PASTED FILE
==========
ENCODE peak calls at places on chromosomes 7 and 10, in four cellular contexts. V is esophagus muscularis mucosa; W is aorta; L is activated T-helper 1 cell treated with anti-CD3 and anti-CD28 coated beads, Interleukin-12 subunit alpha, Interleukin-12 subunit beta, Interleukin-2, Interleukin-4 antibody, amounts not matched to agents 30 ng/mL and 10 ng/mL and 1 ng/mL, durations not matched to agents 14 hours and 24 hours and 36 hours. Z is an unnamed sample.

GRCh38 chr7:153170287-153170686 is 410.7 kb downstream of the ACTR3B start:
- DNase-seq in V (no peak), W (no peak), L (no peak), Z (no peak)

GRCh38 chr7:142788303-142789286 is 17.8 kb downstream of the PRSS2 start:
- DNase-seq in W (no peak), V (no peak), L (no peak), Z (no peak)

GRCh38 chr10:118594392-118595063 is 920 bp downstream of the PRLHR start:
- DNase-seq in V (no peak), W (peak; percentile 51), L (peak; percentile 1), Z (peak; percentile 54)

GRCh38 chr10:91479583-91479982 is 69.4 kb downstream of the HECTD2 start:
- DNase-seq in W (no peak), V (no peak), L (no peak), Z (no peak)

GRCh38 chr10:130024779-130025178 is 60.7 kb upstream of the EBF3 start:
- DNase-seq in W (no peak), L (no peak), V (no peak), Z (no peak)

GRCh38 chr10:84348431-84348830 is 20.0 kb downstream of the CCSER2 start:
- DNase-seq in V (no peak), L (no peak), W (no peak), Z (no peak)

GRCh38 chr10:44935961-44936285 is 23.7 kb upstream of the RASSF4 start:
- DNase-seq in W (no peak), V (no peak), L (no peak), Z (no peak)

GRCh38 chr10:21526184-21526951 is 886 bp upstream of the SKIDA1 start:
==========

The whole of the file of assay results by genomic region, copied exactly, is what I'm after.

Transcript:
ENCODE peak calls at places on chromosomes 7 and 10, in four cellular contexts. V is esophagus muscularis mucosa; W is aorta; L is activated T-helper 1 cell treated with anti-CD3 and anti-CD28 coated beads, Interleukin-12 subunit alpha, Interleukin-12 subunit beta, Interleukin-2, Interleukin-4 antibody, amounts not matched to agents 30 ng/mL and 10 ng/mL and 1 ng/mL, durations not matched to agents 14 hours and 24 hours and 36 hours. Z is an unnamed sample.

GRCh38 chr7:153170287-153170686 is 410.7 kb downstream of the ACTR3B start:
- DNase-seq in V (no peak), W (no peak), L (no peak), Z (no peak)

GRCh38 chr7:142788303-142789286 is 17.8 kb downstream of the PRSS2 start:
- DNase-seq in W (no peak), V (no peak), L (no peak), Z (no peak)

GRCh38 chr10:118594392-118595063 is 920 bp downstream of the PRLHR start:
- DNase-seq in V (no peak), W (peak; percentile 51), L (peak; percentile 1), Z (peak; percentile 54)

GRCh38 chr10:91479583-91479982 is 69.4 kb downstream of the HECTD2 start:
- DNase-seq in W (no peak), V (no peak), L (no peak), Z (no peak)

GRCh38 chr10:130024779-130025178 is 60.7 kb upstream of the EBF3 start:
- DNase-seq in W (no peak), L (no peak), V (no peak), Z (no peak)

GRCh38 chr10:84348431-84348830 is 20.0 kb downstream of the CCSER2 start:
- DNase-seq in V (no peak), L (no peak), W (no peak), Z (no peak)

GRCh38 chr10:44935961-44936285 is 23.7 kb upstream of the RASSF4 start:
- DNase-seq in W (no peak), V (no peak), L (no peak), Z (no peak)

GRCh38 chr10:21526184-21526951 is 886 bp upstream of the SKIDA1 start: